In one of the most sensational and perplexing incidents in naval history, Rear Admiral Richard Kempenfelt, a much-voyaged veteran and outstanding officer, drowned along with more than 800 crew and many civilian visitors, male and female, on a calm summer’s morning and in a familiar anchorage. This new work examines that tragedy – the sudden capsizing at Spithead on 29 August 1782 of the mighty flagship HMS Royal George. This is the first comprehensive account of the calamity and is based on a wide variety of contemporary sources, including reports by survivors and eyewitnesses. It discusses such issues as how and why she sank; on whom, if anyone, the blame should fall; the number and nature of the casualties; and the disaster’s impact on the nation’s psyche, including its treatment in literature. In its pages are encountered, by name and fate, some of the hitherto anonymous seamen who were on the ship and who lived to become the last remaining survivors; these included the only woman to be picked up alive, out of perhaps 300 who were on board. As well as describing the sinking, the book provides information never before uncovered on the life and career of Kempenfelt, whose flagship Royal George was, ranging from his hitherto unknown maternal ancestry (through which it is shown that he was related to his great contemporary, Admiral Rodney) to accounts of his whereabouts when the ship sank. These call into question the now-set-in-stone scenario in William Cowper’s famous poem, which depicts Kempenfelt writing in his cabin when she foundered. Although the Royal George has receded from national memory in recent years, the tragedy was for a long time front and centre in representations of British naval culture, and this absorbing account – part detective story, part historical narrative – will bring to a new audience an extraordinary tale from the heyday of Britain’s naval power.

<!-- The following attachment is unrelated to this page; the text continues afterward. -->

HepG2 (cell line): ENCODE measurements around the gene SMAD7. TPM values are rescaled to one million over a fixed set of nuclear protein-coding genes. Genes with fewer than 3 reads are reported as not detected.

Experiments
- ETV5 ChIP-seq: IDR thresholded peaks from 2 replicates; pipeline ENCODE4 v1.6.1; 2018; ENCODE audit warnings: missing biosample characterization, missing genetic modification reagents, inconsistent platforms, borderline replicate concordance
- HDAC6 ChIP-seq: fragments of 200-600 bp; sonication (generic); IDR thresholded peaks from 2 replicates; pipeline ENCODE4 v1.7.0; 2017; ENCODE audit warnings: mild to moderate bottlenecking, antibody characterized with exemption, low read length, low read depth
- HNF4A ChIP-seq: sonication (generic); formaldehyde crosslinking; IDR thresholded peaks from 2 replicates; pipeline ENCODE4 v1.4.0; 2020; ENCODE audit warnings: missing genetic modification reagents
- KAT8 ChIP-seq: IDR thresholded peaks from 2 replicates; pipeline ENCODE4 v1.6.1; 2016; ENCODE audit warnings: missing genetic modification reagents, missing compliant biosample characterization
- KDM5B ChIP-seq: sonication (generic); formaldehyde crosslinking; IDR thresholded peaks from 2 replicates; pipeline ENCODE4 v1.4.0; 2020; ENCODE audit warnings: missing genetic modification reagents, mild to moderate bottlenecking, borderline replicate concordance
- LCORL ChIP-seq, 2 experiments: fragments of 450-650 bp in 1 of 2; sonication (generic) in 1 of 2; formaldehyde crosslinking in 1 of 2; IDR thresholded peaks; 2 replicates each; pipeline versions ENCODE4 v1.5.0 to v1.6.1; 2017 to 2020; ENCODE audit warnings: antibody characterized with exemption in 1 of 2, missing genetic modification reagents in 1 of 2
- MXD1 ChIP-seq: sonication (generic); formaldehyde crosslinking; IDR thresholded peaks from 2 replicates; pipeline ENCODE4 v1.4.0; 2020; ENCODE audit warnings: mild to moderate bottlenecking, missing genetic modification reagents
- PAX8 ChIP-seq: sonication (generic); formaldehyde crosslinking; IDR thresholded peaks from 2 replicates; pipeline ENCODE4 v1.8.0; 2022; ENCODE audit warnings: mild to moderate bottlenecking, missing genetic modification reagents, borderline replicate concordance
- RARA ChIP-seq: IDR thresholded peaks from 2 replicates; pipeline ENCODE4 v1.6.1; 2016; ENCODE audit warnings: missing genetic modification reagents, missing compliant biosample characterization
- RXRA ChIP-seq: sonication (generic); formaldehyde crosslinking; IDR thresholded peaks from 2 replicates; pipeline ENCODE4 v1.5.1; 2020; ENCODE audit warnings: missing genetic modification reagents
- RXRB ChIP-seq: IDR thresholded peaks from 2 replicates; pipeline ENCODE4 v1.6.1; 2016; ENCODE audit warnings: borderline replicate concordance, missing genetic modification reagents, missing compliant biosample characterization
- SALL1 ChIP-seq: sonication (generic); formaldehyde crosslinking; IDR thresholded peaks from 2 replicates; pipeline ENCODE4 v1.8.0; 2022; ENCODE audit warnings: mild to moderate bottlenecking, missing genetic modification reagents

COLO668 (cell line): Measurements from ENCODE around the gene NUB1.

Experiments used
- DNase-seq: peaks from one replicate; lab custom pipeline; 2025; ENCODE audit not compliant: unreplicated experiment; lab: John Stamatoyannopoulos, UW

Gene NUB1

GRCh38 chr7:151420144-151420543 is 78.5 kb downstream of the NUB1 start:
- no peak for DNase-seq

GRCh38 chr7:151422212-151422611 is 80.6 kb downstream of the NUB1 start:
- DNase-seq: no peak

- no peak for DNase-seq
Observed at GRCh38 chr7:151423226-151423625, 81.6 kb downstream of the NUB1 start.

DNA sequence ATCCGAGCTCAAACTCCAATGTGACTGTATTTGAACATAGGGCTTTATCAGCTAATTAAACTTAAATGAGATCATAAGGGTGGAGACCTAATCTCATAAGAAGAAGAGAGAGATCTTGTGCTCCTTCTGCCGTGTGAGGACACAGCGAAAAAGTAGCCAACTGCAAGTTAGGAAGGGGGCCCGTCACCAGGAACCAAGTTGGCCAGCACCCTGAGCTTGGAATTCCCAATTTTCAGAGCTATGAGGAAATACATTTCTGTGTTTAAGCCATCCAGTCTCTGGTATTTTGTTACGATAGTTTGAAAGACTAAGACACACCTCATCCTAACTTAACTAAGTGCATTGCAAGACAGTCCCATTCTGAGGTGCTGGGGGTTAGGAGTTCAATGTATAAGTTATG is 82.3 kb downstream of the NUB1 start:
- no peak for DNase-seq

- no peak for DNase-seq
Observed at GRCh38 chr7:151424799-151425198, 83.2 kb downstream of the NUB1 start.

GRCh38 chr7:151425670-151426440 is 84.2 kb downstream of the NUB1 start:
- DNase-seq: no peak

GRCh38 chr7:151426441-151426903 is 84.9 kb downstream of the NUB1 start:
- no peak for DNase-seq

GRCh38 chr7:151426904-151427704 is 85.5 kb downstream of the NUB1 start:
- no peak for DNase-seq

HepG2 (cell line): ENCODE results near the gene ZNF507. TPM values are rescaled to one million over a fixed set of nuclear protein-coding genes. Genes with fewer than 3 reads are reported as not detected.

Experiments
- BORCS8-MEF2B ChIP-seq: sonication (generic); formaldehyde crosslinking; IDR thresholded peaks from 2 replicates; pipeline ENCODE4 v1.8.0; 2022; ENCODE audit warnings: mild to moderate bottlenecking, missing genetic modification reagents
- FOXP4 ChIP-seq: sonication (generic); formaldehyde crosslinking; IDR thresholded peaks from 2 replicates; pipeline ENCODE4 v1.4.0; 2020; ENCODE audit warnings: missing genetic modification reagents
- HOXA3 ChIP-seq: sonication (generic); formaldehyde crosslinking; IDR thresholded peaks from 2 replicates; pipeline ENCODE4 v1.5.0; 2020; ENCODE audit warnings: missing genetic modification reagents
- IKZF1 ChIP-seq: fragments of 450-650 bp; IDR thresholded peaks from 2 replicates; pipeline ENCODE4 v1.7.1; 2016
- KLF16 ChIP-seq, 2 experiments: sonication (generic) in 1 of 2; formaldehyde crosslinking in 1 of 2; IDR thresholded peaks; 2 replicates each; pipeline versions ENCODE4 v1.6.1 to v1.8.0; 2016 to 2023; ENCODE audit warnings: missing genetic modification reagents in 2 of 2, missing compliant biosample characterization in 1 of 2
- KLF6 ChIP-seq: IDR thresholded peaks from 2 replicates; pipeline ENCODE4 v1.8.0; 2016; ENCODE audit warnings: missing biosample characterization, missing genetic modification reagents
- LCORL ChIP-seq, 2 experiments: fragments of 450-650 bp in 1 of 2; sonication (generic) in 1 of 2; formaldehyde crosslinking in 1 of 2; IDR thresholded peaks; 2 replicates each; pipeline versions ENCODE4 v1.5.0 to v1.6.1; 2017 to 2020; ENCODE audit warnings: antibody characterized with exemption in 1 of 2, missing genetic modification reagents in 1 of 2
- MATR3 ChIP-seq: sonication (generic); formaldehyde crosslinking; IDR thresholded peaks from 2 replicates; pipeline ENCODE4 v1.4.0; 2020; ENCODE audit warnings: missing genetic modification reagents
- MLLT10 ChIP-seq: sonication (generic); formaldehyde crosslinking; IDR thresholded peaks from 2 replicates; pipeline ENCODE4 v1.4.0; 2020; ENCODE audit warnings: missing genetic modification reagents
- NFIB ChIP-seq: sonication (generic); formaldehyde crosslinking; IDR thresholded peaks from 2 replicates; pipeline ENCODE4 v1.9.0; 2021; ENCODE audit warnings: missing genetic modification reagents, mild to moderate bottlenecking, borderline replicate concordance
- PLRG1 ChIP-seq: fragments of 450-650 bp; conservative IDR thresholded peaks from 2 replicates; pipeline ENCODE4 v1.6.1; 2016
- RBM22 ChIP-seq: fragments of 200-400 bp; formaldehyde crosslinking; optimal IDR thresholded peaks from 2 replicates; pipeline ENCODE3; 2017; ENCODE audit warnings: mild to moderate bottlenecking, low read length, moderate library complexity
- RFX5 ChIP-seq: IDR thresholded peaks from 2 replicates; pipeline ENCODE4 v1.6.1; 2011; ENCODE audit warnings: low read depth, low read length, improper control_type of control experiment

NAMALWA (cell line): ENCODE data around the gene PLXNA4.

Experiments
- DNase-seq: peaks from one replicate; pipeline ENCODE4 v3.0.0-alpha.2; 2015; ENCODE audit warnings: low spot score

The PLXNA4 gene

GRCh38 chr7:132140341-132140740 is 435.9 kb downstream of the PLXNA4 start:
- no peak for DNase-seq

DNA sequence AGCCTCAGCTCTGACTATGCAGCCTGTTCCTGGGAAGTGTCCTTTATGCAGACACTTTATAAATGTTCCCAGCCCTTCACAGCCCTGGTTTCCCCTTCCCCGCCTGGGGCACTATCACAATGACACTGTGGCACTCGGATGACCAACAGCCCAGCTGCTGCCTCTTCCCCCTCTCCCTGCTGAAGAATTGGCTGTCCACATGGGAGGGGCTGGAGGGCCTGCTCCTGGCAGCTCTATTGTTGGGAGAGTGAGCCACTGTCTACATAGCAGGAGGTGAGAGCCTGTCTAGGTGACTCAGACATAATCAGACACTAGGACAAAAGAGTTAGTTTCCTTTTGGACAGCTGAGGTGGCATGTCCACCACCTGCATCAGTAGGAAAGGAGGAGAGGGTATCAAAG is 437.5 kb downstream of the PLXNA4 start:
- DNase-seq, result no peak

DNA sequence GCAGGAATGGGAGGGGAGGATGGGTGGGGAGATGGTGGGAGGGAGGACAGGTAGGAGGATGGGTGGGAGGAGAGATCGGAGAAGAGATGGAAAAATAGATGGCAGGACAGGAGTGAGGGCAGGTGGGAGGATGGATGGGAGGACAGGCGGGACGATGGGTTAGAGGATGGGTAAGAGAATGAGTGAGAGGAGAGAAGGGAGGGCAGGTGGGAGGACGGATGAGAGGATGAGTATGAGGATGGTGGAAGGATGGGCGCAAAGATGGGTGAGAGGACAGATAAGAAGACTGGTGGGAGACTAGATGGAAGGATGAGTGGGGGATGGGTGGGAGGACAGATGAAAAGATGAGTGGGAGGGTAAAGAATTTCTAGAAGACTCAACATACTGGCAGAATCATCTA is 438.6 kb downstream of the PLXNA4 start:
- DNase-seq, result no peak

Hilary L Rubinstein
This item is usually dispatched Next Day
Hardback, 288 pages